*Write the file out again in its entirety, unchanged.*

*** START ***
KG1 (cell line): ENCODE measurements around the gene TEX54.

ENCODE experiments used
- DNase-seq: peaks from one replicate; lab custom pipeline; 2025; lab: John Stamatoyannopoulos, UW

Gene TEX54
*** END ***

KG1 (cell line): ENCODE measurements around the gene TEX54.

ENCODE experiments used
- DNase-seq: peaks from one replicate; lab custom pipeline; 2025; lab: John Stamatoyannopoulos, UW

Gene TEX54